Amazon is implementing a one-year moratorium on the use of Rekognition, its facial recognition technology, by police departments.
The company announced the move in a blog post, writing that it will continue to allow use of recognition by "organizations like Thorn, the International Center for Missing and Exploited Children, and Marinus Analytics," but not by police departments.
"We’ve advocated that governments should put in place stronger regulations to govern the ethical use of facial recognition technology, and in recent days, Congress appears ready to take on this challenge," Amazon wrote in the blog post. "We hope this one-year moratorium might give Congress enough time to implement appropriate rules, and we stand ready to help if requested."
Amazon introduced Rekognition in 2016, and pitched it to police departments and other law enforcement agencies to help in surveiling crime suspects. Rekognition is also used by organizations working to identify human trafficking victims and exploited children.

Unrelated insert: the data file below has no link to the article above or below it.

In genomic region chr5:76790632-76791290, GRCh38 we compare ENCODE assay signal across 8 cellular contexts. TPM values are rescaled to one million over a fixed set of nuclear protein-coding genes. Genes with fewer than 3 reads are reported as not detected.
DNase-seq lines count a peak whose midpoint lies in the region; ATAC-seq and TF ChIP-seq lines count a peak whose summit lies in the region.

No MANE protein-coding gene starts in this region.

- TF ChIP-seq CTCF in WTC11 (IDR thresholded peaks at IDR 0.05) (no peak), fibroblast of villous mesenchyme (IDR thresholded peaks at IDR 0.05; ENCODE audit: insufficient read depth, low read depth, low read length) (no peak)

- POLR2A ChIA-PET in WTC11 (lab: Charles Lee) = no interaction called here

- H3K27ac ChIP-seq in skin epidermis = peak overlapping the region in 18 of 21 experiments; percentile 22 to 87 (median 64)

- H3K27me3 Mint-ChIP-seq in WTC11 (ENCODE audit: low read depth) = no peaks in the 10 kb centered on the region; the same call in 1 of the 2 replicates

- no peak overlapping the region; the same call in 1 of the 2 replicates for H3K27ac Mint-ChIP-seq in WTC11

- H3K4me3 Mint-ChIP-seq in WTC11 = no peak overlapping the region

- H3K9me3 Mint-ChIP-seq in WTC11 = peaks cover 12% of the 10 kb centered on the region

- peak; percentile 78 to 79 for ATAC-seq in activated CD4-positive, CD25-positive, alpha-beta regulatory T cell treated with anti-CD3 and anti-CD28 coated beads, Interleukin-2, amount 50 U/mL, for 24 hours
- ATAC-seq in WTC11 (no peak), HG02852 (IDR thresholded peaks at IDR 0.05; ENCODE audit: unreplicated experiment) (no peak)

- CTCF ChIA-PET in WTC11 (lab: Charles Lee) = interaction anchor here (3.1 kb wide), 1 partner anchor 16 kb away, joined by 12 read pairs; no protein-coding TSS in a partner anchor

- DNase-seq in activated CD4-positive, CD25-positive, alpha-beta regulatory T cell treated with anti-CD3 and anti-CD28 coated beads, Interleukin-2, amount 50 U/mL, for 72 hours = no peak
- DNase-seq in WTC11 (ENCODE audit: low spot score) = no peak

The use of facial recognition technology by law enforcement has drawn scrutiny and condemnation from civil liberties groups, who argue that it could intensify racial disparities in policing and invade privacy more generally.
A group of Amazon shareholders brought forth a proposal last year to curb sales of Rekognition until its risks are better understood, citing academic studies in which widespread errors and discrepancies were found along racial lines in Rekognition's technology. That proposal failed to pass a vote.
In 2018 an ACLU study of Rekognition found it incorrectly matched photos of 28 members of Congress with arrest mugshots of other people. The false matches occurred disproportionately among people of color.
Amazon shares have risen about 40% year to date.